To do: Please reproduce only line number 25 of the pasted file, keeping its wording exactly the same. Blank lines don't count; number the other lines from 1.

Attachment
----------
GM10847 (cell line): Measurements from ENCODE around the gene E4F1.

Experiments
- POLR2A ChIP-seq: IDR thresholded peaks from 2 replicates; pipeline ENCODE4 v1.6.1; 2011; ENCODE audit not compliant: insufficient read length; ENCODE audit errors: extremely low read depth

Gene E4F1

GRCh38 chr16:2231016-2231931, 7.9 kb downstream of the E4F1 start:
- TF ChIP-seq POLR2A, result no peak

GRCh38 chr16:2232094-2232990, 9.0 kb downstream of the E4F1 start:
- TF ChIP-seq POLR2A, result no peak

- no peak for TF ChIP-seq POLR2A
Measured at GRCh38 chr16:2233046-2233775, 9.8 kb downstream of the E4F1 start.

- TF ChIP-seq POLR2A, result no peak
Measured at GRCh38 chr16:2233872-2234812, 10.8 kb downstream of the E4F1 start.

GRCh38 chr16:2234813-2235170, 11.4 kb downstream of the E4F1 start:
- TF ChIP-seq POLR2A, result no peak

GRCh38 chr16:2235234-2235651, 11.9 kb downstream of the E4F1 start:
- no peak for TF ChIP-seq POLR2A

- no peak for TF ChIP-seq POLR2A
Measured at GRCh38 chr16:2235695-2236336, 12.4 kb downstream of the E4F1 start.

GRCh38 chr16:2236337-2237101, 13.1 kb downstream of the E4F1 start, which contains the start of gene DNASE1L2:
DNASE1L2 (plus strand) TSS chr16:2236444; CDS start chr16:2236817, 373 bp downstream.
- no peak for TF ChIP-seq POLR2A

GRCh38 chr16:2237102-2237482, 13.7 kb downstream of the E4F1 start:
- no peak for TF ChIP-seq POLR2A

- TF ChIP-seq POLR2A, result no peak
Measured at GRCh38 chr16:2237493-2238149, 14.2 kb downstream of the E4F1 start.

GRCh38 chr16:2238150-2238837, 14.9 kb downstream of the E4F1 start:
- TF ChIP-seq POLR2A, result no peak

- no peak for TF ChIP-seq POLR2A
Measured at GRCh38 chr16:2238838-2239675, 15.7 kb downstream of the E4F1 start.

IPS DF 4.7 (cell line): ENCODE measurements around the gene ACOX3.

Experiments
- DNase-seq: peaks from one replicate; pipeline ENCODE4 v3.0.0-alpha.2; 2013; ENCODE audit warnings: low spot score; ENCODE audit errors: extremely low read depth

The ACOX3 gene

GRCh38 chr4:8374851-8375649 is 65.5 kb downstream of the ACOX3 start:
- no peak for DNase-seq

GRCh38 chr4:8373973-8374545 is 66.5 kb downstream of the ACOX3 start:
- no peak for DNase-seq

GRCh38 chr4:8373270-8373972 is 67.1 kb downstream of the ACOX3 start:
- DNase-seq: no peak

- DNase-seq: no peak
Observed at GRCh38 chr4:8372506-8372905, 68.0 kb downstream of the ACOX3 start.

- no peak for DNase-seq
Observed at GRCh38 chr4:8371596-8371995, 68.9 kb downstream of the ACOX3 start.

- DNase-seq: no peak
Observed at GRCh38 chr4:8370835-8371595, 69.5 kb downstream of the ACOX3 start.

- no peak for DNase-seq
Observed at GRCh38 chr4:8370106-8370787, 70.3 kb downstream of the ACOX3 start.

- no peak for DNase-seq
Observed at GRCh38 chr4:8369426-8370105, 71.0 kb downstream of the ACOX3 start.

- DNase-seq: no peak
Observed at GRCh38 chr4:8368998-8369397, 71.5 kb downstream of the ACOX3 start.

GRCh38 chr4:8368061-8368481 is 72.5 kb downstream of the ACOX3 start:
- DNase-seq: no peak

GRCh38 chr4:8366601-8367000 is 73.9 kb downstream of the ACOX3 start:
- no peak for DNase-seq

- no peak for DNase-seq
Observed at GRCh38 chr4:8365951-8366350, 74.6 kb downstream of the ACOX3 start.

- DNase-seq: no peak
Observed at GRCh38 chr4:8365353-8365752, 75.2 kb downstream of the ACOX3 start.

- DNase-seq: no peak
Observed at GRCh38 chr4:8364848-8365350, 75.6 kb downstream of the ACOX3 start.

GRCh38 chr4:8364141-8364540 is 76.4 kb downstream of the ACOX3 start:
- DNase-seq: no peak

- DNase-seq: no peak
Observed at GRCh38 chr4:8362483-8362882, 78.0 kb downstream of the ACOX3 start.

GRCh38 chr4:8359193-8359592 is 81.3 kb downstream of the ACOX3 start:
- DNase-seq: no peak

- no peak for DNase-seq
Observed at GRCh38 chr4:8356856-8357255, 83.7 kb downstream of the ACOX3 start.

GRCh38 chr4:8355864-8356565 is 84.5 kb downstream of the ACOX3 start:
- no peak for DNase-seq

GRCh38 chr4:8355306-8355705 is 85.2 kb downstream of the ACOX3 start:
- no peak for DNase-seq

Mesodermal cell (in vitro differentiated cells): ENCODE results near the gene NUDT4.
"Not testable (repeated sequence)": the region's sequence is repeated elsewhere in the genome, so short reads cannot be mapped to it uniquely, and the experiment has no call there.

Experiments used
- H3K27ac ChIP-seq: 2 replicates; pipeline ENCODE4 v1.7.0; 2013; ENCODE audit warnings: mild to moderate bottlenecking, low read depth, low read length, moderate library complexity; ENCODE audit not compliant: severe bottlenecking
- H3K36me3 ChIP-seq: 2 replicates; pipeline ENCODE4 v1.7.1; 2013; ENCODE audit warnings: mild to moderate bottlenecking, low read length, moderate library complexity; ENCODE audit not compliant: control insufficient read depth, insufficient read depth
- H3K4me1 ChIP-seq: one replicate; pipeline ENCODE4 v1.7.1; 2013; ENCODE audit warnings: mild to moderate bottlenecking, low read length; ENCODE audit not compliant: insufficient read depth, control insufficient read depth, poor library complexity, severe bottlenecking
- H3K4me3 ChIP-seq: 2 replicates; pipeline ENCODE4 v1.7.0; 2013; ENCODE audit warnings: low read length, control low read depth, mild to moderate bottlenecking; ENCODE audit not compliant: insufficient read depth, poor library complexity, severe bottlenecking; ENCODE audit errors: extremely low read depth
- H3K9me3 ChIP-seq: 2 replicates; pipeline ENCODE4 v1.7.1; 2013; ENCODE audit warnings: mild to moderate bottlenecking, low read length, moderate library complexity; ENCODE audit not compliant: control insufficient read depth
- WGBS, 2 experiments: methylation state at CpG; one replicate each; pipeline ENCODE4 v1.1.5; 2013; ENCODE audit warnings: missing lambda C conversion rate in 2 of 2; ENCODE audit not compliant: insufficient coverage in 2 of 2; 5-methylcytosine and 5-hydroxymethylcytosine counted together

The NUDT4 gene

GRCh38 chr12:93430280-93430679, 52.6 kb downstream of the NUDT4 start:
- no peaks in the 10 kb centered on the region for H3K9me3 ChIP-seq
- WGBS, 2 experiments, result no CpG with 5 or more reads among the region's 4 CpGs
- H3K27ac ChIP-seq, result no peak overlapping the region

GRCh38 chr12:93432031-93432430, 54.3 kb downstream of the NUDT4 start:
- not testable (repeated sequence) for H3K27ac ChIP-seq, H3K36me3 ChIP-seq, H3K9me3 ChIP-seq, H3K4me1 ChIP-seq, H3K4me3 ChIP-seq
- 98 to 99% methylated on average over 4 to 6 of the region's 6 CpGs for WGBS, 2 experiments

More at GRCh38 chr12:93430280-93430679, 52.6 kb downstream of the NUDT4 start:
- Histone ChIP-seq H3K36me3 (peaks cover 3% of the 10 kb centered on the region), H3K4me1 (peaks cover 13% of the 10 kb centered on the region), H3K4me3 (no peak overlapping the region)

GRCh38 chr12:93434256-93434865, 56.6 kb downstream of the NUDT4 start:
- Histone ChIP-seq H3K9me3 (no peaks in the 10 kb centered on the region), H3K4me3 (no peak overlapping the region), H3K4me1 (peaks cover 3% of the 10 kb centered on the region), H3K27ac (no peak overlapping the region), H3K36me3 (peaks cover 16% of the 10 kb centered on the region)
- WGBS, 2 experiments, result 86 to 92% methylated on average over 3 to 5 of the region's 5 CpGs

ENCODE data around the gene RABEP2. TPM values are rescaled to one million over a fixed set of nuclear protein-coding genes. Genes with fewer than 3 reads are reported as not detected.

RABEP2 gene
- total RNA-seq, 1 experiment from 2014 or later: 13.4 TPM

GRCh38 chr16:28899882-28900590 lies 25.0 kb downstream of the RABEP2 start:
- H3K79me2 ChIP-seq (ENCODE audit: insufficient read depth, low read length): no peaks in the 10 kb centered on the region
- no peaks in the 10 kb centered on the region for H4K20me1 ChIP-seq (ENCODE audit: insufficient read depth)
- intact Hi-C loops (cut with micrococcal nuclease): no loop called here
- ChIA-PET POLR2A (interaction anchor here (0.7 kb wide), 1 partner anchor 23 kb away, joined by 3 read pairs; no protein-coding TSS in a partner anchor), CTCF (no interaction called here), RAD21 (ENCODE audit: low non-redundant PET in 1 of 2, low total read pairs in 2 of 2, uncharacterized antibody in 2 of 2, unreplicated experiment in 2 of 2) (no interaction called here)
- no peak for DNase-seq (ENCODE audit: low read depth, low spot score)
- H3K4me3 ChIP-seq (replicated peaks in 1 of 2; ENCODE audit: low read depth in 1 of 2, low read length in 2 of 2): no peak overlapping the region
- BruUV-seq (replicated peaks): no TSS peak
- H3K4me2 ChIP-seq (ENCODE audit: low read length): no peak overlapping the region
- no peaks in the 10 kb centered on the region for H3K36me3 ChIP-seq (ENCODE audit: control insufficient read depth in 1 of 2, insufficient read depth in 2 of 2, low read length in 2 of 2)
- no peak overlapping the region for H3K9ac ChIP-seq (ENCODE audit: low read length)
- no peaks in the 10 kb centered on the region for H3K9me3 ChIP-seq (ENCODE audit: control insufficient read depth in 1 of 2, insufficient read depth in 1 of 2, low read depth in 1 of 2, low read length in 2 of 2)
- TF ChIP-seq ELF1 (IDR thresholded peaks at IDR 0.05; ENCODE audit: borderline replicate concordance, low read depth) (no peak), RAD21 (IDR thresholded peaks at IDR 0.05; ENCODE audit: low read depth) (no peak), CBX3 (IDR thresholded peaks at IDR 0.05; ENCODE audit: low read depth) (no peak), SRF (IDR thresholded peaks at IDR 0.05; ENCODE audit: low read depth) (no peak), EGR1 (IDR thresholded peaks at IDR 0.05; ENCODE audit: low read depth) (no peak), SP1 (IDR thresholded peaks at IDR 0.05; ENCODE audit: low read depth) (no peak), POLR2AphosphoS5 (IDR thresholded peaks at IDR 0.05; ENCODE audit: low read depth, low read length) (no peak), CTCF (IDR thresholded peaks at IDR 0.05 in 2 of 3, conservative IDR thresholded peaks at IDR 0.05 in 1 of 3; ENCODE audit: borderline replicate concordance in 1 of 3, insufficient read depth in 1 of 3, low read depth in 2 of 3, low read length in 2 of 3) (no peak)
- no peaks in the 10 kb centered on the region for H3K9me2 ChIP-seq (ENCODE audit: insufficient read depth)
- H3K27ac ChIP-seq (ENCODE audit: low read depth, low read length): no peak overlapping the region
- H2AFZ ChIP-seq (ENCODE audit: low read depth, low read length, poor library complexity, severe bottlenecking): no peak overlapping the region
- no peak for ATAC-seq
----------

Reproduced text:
Measured at GRCh38 chr16:2237493-2238149, 14.2 kb downstream of the E4F1 start.